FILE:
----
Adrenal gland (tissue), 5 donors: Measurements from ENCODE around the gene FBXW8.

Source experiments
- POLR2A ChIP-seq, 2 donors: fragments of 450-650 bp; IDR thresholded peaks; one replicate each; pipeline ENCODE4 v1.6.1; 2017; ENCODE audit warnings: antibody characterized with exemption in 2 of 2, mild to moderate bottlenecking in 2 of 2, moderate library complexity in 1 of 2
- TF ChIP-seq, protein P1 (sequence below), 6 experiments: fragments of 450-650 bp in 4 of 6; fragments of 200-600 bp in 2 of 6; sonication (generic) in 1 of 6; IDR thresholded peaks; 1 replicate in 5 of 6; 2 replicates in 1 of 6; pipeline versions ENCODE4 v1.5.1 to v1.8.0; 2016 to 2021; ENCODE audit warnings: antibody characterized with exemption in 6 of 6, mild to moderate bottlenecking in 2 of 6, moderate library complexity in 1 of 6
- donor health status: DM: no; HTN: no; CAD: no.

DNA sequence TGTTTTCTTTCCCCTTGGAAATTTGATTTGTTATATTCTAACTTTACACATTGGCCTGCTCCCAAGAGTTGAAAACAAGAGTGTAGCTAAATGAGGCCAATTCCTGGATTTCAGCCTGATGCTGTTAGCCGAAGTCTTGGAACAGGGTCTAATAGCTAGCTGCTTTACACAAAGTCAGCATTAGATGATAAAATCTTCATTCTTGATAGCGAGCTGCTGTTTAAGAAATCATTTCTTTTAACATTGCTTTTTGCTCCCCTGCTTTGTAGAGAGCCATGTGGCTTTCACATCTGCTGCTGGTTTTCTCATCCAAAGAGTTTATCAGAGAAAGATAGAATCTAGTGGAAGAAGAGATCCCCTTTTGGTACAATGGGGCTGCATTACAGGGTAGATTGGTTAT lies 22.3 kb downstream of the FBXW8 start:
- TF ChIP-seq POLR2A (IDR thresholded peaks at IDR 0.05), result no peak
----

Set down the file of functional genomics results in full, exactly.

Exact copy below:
Adrenal gland (tissue), 5 donors: Measurements from ENCODE around the gene FBXW8.

Source experiments
- POLR2A ChIP-seq, 2 donors: fragments of 450-650 bp; IDR thresholded peaks; one replicate each; pipeline ENCODE4 v1.6.1; 2017; ENCODE audit warnings: antibody characterized with exemption in 2 of 2, mild to moderate bottlenecking in 2 of 2, moderate library complexity in 1 of 2
- TF ChIP-seq, protein P1 (sequence below), 6 experiments: fragments of 450-650 bp in 4 of 6; fragments of 200-600 bp in 2 of 6; sonication (generic) in 1 of 6; IDR thresholded peaks; 1 replicate in 5 of 6; 2 replicates in 1 of 6; pipeline versions ENCODE4 v1.5.1 to v1.8.0; 2016 to 2021; ENCODE audit warnings: antibody characterized with exemption in 6 of 6, mild to moderate bottlenecking in 2 of 6, moderate library complexity in 1 of 6
- donor health status: DM: no; HTN: no; CAD: no.

DNA sequence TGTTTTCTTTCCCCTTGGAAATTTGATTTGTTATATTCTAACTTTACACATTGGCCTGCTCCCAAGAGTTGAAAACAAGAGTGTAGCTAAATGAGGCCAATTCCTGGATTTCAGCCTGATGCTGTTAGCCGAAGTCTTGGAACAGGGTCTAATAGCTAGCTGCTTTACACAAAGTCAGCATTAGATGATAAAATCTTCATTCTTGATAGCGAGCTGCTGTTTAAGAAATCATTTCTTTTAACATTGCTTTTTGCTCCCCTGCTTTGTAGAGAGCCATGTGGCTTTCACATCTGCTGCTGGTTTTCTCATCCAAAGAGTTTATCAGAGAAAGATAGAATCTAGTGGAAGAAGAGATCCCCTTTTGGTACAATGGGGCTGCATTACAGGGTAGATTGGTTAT lies 22.3 kb downstream of the FBXW8 start:
- TF ChIP-seq POLR2A (IDR thresholded peaks at IDR 0.05), result no peak